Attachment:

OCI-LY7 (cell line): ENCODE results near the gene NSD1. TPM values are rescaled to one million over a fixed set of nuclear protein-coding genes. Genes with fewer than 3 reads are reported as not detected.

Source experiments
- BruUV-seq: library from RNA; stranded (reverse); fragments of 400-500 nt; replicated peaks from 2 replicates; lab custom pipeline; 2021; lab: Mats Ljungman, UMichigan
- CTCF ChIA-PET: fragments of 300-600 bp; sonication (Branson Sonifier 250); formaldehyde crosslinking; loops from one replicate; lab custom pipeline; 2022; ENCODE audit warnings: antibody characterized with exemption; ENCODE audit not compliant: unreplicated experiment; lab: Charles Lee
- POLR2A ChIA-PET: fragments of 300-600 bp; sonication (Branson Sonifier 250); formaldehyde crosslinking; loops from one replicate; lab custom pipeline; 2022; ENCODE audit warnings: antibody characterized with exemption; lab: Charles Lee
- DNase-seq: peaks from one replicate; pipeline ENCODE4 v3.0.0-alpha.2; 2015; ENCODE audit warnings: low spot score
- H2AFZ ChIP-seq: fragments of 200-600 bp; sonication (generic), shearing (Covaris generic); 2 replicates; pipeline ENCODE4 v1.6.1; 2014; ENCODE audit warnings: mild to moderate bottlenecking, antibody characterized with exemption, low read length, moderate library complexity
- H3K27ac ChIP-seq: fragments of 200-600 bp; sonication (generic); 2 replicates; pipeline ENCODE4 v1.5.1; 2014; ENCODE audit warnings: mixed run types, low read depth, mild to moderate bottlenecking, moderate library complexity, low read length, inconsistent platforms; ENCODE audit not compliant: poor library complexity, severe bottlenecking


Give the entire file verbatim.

OCI-LY7 (cell line): ENCODE results near the gene NSD1. TPM values are rescaled to one million over a fixed set of nuclear protein-coding genes. Genes with fewer than 3 reads are reported as not detected.

Source experiments
- BruUV-seq: library from RNA; stranded (reverse); fragments of 400-500 nt; replicated peaks from 2 replicates; lab custom pipeline; 2021; lab: Mats Ljungman, UMichigan
- CTCF ChIA-PET: fragments of 300-600 bp; sonication (Branson Sonifier 250); formaldehyde crosslinking; loops from one replicate; lab custom pipeline; 2022; ENCODE audit warnings: antibody characterized with exemption; ENCODE audit not compliant: unreplicated experiment; lab: Charles Lee
- POLR2A ChIA-PET: fragments of 300-600 bp; sonication (Branson Sonifier 250); formaldehyde crosslinking; loops from one replicate; lab custom pipeline; 2022; ENCODE audit warnings: antibody characterized with exemption; lab: Charles Lee
- DNase-seq: peaks from one replicate; pipeline ENCODE4 v3.0.0-alpha.2; 2015; ENCODE audit warnings: low spot score
- H2AFZ ChIP-seq: fragments of 200-600 bp; sonication (generic), shearing (Covaris generic); 2 replicates; pipeline ENCODE4 v1.6.1; 2014; ENCODE audit warnings: mild to moderate bottlenecking, antibody characterized with exemption, low read length, moderate library complexity
- H3K27ac ChIP-seq: fragments of 200-600 bp; sonication (generic); 2 replicates; pipeline ENCODE4 v1.5.1; 2014; ENCODE audit warnings: mixed run types, low read depth, mild to moderate bottlenecking, moderate library complexity, low read length, inconsistent platforms; ENCODE audit not compliant: poor library complexity, severe bottlenecking